The PPR-24PT carried seven KBP Instrument Design Bureau Truba Anti-Tank Guided Missiles in a shoulder mounted launcher. The 9M411A, B and G variants used a dual HEAT warhead; the C and E variants had a larger single HEAT warhead; the D variant had an expanding rod warhead for use against aircraft and the F variant had a fragmentation warhead for use against troops in the open. The top right pod of the missile launcher housed the weapon system’s laser designator.

Fire Control

The PPR-24’s fire control system was the 1B64 which included 1V578 ballistic computer, two-axis laser gyroscope stabilizer for the AKG-047 Gun Pod, daylight and Enhanced Thermal/Infrared Imaging sight stabilised in two axes and a laser rangefinder. This system permitted firing both weapons on the move. However, due to the limited range of motion for the head, the plasma ejector suffered from decreased accuracy when moving.

PPR-24 Soldat (Soldier) Rabbit Infantry Support Robot 3All variants except the early PPR-24s and all PPR-24Ms had a laser warning receiver. This sensor detected when an enemy weapon system was “lasing” the Soldat in order to get a firing solution. This system was later tied into the Elektromashina Shtora-2020, which allowed the Soldat to automatically engage incoming ATGMs.

The PPR-24PT also had an Aero Vodochody built short range battle field radar system mounted on top of the rocket launcher. This is a very simple system with a range of less the three kilometers. It still proved itself to be a worthwhile investment, when fighting in inclement weather. It also was linked with the Shtora-2020, improving its effectiveness… at least in the frontal arc.


The PPR-24’s primary power source was an OKB Gidropress KR-T66 Protoculture-cell energizer. This was a reverse engineered version of the VF-1’s RRL-1 Miniaturized Protoculture-cell energizer. Though roughly the same size as the RRL-1, it did suffer some inefficiency and produced only 500MW total power from 18 Standard Protoculture Canisters.

The first PPR-24 was given airborne ability and modest jump capability by its four Turmansky R-PSRP-1 plasma shock expansion thrusters located in the lower legs. These thrusters were actually based heavily on the Regult Battle Pod’s Varredoush type 9 thrusters found in that mecha’s calf. These thrusters provided a modest 4200 kg of thrust each. This was just enough to, when combined with mechanical jumping motion, allow a jump of 30 to 40 meters.

Variants and Upgrades

PPR-24 – Base line airborne infantry support robot, as used by Airborne Forces from 2025 on. This and the PPR-24K were the only versions to by equipped with jump jets.

PPR-24K – Command variant of the PPR-24, with additional communications equipment. It is speculated that the K had increased pilot protection.

PPR-24T – Heavy infantry support robot, as used by all other conventional forces starting in 2027. This version was not air droppable, and came equipped with reactive armor and active protection systems.

PPR-24TK – Command variant of the PPR-24T.

PPR-24M – Monkey Soldier or export variant of the PPR-24. It had less armor protection and simplified electronic suite. Though not as combat effective as its PPR-24 brother, it did have the advantage of being more maintainable in austere environments.

PPR-24PT – Advanced Heavy infantry support robot version of the Soldat, though it would have been more accurate to call it a Main Battle Robot. In addition to an improved fire control system, it also mounted anti-tank missiles. This version entered production in 2030. No K variant was built, due to the types already impressive communications suite.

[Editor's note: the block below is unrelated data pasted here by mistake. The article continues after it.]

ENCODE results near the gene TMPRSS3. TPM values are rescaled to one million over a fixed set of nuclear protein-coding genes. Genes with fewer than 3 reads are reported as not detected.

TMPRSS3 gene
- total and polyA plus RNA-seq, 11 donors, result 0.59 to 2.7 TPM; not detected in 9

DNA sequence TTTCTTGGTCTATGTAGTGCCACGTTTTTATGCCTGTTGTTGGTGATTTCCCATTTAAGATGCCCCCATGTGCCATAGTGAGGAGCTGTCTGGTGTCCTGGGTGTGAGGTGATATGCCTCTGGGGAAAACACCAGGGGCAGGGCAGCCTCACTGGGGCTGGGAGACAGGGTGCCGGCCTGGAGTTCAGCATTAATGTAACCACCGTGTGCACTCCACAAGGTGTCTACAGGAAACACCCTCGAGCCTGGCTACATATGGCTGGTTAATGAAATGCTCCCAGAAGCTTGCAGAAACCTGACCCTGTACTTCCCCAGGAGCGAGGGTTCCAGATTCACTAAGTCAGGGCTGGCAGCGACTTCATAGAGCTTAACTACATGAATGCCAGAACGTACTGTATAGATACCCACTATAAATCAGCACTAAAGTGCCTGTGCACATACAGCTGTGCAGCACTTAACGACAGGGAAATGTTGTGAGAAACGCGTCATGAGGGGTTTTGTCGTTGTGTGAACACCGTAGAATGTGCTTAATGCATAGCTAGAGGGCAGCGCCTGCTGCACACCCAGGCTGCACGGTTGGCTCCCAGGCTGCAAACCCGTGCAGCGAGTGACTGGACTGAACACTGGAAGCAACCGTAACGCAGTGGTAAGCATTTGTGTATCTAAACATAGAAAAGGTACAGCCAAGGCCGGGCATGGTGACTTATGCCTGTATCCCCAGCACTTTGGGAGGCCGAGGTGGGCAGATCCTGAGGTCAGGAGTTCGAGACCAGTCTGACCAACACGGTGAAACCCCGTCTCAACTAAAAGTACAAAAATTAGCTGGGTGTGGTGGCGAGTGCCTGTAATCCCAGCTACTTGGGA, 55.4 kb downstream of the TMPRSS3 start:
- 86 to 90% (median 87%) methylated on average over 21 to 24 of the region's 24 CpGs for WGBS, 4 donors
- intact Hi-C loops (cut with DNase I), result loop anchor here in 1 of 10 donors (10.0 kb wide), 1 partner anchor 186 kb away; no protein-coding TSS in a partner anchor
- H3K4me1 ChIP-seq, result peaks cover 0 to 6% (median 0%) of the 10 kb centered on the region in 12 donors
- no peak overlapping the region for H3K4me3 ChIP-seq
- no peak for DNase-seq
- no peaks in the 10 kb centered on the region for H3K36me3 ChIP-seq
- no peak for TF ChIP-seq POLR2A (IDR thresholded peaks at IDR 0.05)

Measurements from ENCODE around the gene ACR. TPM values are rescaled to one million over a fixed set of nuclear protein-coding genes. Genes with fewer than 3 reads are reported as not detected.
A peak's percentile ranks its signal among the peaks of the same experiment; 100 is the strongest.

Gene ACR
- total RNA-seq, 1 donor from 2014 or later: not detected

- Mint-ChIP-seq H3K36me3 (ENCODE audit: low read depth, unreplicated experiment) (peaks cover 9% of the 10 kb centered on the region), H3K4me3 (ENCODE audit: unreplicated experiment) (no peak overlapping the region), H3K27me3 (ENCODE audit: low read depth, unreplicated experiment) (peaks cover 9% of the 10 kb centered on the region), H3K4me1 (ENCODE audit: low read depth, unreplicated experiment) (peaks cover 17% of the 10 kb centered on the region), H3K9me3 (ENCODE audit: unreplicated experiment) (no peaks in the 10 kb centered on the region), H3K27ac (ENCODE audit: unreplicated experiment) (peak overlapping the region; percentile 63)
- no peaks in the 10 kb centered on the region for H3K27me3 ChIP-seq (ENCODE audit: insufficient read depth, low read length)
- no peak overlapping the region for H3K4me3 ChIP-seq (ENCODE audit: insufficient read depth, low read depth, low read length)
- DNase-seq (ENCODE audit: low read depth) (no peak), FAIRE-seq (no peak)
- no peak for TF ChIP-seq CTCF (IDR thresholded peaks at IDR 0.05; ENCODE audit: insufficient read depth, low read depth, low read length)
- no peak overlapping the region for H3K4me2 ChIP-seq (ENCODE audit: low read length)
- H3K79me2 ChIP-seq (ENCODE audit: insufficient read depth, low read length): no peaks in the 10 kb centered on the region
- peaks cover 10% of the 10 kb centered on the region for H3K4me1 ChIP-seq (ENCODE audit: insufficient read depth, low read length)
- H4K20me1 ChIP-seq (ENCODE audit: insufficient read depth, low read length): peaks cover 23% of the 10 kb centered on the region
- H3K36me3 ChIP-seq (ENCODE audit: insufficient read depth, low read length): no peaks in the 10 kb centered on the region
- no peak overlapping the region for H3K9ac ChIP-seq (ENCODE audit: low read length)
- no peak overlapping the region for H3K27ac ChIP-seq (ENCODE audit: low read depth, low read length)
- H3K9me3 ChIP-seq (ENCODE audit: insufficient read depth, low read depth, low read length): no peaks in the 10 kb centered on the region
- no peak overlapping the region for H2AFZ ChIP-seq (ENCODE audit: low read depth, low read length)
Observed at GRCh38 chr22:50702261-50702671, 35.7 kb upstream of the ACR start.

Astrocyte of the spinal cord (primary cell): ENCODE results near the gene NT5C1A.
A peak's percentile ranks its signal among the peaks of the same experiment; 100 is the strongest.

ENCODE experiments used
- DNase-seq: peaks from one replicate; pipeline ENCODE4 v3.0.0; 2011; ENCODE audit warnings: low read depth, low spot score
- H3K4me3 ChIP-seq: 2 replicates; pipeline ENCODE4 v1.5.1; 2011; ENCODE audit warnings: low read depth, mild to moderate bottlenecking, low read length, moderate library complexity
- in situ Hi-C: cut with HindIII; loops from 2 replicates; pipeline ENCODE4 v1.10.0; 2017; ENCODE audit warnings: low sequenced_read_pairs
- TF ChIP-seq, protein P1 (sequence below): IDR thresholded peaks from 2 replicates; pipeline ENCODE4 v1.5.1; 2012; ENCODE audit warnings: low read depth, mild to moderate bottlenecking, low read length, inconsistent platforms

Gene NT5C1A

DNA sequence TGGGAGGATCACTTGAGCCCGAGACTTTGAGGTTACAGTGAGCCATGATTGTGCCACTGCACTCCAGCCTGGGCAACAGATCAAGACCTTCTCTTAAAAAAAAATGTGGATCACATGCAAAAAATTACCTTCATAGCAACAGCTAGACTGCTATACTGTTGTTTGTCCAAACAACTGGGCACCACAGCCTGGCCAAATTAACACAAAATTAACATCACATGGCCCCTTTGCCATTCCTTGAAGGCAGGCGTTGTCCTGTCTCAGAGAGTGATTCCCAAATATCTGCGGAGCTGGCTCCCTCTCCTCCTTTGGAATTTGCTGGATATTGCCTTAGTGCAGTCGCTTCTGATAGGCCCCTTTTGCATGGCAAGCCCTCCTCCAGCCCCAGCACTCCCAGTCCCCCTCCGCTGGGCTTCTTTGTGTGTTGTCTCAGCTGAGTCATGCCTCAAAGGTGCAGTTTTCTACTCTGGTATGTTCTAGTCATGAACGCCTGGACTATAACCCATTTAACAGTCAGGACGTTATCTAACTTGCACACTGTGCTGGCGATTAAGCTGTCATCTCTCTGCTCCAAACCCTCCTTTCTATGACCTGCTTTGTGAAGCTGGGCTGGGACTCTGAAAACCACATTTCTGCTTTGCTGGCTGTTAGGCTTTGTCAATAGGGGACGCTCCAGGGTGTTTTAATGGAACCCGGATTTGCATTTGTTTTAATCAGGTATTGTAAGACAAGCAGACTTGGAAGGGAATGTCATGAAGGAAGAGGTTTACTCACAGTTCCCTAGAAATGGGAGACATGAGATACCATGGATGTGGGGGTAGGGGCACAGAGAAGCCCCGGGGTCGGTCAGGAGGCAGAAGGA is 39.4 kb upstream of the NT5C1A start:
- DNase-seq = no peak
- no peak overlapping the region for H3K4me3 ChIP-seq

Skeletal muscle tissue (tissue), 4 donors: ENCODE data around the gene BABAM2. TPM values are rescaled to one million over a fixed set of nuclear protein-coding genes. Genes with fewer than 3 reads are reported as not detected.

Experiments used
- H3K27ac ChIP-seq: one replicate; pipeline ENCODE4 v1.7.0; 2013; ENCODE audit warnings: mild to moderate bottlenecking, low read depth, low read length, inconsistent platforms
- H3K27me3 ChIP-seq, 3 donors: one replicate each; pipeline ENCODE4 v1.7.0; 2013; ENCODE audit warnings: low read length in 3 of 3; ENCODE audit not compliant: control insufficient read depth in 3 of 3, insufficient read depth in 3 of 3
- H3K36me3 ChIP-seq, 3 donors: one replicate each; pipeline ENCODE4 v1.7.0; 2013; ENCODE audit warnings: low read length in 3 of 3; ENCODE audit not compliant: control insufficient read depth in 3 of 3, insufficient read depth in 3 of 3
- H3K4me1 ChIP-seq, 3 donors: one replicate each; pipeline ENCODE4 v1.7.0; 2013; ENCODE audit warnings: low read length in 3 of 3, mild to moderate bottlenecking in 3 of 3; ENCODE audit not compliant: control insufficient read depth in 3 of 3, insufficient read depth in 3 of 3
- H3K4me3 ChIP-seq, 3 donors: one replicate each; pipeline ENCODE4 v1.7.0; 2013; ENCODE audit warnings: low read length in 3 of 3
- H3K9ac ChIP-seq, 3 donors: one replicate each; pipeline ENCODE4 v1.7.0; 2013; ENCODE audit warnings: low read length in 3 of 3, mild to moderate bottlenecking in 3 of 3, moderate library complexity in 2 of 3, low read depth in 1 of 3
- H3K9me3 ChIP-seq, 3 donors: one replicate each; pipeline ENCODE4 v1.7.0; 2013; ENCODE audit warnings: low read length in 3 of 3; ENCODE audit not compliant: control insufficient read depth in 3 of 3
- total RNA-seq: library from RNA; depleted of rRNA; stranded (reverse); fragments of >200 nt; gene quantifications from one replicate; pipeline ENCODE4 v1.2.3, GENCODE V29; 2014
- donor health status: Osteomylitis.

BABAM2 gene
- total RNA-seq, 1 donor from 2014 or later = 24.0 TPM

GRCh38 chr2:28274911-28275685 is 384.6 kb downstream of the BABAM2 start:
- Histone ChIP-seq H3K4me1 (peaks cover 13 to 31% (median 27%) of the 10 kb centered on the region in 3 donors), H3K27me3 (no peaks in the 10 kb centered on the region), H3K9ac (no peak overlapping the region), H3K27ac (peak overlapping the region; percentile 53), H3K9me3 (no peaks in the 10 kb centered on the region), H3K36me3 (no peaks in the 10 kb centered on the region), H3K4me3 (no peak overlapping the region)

Eastern Block Soviet Independent States

  • Soviet Army
  • Soviet Navy (Naval Infantry Corps)
  • Polish People’s Army
  • National People’s Army (NPA) of the German Democratic Republic (GDR)
  • Bulgarian People’s Army
  • Czechoslovak People’s Army (CSLA)
  • Hungarian People’s Army
  • Albanian People’s Army
  • Romanian PEople’s Army

Export Customers

  • Mozambique
  • Ethiopia
  • Somalia
  • Cuba

General characteristics

  • Total Height: 10.7 m
  • Total Depth: 2.7 m
  • Total Breadth: 4.6 m
  • Weight: 18.0 metric tons (PPR-24), 22.2 metric tons (PPR-24PT)
  • Combat Weight: 19.1 metric tons (PPR-24), 23.8 metric tons (PPR-24PT)
  • Powerplant: 1 x OKB Gidropress KR-T66 Protoculture-cell energizer
  • Fuel Capacity: 18 x standard canisters of Protoculture.
  • Engines: 4 x Turmansky R-PSRP-1 plasma shock expansion thrusters providing a combined 16,800 kg of thrust for a total burn of three seconds.


  • Running speed: 80 kph
  • Jumping range: 30 meter
  • Protoculture supply: (general supply) 700 hours operational use.



  • 1 x PE/G-6 Plasma Ejector/Generator, with a sustained rate of fire of 17 9 MJ globe pulses per minute at a range of 600 meters.
  • 1 x Omsk Works AKG-047 three-barreled 57mm gun pod, firing 900 rounds per minute, 200 round capacity.


  • 7 x short range Truba Anti-Tank Guided Missiles, armed with HEAT, dual HEAT, fragmentation or expanding rod warheads.

Fire Control


  • 1B64 Fire Control System
  • 1V578 ballistic computer with two-axis laser gyroscope stabilizer
  • Daylight and Enhanced Thermal/Infrared Imaging sight
  • Laser rangefinder

(PPR-24T, PT and refit PPR-24s)

  • Laser warning receiver
  • Elektromashina Shtora-2020 active ATGM defense suite

(PPR-24PT only)

  • Aero Vodochody CZ/R13 short range battle field radar system



Robotech (R) is the property of Harmony Gold. This document is in no way intended to infringe upon their rights.

Original artwork by: Tim Wing

Sources: Book Four: Southern Cross (September 1987), by Kevin Siembieda

Content by Tim Wing

Copyright © 2015 Tim Wing